As we continue our look at what it means to live by faith, we will look today at one of the most important questions in human experience. No matter one’s religious, cultural, or philosophical background, all people want to know if life continues past the grave.
Immanuel Kant possessed one of the greatest minds in the history of Western philosophy. His teachings regarding epistemology and ethics still influence our thinking today. We shall look briefly at his ethical theory as a precursor to today’s passage.
Kant recognized that, try as we might, we cannot make our consciences go away. Our sense of right and wrong motivates us to act ethically and morally in certain ways. Without these ethics and morals, there would be utter chaos in society.
Kant rightly argued that living a moral life only makes sense if there is justice. We sacrifice our self-interest for the good of others only if we know that we will be rewarded. However, since justice is not perfect in this life, the only way for justice to prevail is if there is an afterlife. Moreover, the only way justice can prevail in the afterlife is if there is a judge who is omniscient, omnipotent, and perfectly just.
This description sounds a lot like God as He is presented to us in Holy Scripture. Kant said we must live as if this God really existed in order to live ethical lives and preserve society.
However, as later philosophers such as Friedrich Nietzsche pointed out, living as if God exists makes no difference if, in the end, He does not exist. If there is no God, then we should do whatever we want.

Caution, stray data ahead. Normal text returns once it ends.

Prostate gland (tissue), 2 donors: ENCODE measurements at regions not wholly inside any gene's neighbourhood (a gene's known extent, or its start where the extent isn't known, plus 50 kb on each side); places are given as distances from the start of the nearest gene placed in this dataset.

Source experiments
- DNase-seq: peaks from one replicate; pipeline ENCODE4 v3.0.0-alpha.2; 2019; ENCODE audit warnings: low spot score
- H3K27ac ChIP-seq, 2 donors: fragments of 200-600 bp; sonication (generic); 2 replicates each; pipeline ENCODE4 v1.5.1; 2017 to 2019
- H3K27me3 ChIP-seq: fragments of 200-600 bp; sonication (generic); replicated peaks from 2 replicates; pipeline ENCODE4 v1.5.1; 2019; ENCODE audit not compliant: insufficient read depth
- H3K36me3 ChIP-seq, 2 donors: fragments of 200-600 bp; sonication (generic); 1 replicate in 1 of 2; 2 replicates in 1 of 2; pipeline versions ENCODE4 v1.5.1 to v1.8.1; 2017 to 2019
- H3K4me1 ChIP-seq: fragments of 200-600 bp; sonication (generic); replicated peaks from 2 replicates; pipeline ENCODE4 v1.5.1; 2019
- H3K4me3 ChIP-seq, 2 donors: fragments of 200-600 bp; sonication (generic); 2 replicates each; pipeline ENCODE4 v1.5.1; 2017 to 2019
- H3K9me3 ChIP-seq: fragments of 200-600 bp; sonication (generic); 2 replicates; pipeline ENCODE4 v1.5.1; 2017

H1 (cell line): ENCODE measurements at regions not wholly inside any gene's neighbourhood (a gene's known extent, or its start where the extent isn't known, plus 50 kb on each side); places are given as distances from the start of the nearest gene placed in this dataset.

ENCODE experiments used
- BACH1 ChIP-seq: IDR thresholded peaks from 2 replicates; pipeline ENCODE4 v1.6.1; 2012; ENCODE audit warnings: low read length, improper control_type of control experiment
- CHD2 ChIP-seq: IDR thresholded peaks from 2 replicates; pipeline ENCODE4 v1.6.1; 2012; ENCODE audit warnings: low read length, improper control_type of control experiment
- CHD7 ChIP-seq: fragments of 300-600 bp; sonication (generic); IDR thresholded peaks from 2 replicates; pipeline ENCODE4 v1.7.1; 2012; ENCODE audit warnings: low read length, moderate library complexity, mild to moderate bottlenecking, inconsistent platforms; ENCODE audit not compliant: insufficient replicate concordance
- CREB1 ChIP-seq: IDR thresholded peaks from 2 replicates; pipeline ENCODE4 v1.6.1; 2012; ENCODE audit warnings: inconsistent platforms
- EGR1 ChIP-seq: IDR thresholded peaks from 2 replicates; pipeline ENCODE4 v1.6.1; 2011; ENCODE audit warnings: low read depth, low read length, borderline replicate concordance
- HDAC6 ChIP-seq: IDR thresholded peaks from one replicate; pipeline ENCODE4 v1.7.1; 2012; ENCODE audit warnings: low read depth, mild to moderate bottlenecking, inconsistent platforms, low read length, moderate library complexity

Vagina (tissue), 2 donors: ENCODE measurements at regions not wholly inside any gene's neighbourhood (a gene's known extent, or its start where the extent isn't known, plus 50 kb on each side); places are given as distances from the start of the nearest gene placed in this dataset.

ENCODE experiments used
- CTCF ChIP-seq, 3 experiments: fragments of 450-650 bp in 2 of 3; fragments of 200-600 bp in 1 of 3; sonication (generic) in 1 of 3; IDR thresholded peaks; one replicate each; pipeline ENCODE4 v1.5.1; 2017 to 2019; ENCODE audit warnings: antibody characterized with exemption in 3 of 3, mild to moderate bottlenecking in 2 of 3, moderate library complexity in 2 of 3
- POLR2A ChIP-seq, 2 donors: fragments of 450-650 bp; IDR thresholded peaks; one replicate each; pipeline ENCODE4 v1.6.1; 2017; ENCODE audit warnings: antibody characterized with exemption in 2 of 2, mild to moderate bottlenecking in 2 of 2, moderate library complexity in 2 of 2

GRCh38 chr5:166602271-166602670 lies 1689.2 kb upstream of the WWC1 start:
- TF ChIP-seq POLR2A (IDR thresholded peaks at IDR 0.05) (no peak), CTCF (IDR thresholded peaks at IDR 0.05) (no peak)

In 1 Corinthians 15, Paul enters into dialogue with this nihilistic assumption. Paul says that if Christ is not raised, then there is no God and that we must live however we want to live (vv. 12–19; 32). Without the resurrection of Christ to vindicate His claims about God and the life to come, then we ought to “eat and drink, for tomorrow we die.”
But thanks be to God, Christ has been raised from the dead, guaranteeing our future resurrection and that justice will indeed prevail (vv. 20–28; 50–58). Most importantly, the faith that we have in Jesus’ being raised is not a blind, irrational faith; rather, it is a faith based on the authority of the trustworthy apostolic witness we find recorded in the pages of Holy Scripture (vv. 1–11).
The resurrection of Christ guarantees that He has made an effectual sacrifice for sin and that we too will one day be resurrected. It guarantees the justice of God and gives us hope in the midst of this evil world. Thank God for raising Christ from the dead, and strive to live your life in anticipation of this glorious hope.